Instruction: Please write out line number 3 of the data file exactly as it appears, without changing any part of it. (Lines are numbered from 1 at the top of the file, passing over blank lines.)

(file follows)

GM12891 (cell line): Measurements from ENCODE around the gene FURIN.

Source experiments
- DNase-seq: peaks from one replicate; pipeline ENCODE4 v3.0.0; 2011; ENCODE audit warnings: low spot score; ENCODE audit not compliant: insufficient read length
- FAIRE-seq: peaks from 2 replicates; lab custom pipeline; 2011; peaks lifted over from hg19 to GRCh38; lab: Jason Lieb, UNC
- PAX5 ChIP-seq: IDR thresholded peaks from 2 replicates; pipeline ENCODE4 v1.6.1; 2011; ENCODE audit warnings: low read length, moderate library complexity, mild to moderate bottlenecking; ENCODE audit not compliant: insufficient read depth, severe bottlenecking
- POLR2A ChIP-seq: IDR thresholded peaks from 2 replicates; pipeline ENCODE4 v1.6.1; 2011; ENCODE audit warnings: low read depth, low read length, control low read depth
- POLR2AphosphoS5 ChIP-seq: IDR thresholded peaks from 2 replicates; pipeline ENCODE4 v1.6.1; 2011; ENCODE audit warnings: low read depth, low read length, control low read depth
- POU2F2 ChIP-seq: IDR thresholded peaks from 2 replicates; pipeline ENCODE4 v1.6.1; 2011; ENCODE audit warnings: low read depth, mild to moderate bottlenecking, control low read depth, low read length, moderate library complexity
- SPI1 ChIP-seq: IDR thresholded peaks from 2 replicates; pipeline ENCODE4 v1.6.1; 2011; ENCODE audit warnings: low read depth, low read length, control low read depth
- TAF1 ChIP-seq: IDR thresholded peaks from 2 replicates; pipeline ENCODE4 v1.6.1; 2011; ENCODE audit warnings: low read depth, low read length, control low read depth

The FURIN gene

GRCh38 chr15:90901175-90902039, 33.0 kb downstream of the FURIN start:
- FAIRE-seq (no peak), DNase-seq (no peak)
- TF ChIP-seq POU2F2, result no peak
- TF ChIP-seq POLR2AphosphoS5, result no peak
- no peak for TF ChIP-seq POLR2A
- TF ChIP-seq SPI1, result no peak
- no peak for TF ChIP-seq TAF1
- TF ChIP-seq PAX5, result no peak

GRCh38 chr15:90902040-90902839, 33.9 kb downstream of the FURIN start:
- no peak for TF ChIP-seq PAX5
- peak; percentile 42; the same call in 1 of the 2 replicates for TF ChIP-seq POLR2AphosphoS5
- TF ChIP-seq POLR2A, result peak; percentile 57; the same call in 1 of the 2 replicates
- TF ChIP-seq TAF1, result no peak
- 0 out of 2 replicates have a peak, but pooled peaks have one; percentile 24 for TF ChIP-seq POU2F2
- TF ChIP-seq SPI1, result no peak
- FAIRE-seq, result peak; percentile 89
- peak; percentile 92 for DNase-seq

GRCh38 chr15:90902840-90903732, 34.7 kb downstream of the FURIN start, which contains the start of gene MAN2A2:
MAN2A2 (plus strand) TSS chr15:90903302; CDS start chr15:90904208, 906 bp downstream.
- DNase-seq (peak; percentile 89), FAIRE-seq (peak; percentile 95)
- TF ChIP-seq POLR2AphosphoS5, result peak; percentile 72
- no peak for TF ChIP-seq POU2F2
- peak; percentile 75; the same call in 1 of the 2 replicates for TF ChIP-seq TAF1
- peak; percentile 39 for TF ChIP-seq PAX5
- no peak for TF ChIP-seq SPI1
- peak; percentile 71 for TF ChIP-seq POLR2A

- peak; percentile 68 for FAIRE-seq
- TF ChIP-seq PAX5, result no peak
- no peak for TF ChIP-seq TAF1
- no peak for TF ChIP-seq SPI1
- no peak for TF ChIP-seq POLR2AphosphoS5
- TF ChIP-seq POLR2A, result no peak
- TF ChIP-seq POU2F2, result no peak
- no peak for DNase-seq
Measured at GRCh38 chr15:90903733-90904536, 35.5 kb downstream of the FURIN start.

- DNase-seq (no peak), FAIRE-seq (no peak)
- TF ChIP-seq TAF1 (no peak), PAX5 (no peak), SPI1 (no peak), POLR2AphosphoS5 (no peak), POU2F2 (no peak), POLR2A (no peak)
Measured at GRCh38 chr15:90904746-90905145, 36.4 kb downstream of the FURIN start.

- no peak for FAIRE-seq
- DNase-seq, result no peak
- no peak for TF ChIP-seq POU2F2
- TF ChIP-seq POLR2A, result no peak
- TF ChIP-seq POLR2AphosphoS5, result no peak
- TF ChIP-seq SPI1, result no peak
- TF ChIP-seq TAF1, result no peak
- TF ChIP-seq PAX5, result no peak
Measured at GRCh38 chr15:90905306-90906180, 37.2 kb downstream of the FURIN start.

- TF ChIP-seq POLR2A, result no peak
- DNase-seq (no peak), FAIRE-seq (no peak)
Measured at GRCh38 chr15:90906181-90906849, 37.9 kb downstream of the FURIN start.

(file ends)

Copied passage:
- DNase-seq: peaks from one replicate; pipeline ENCODE4 v3.0.0; 2011; ENCODE audit warnings: low spot score; ENCODE audit not compliant: insufficient read length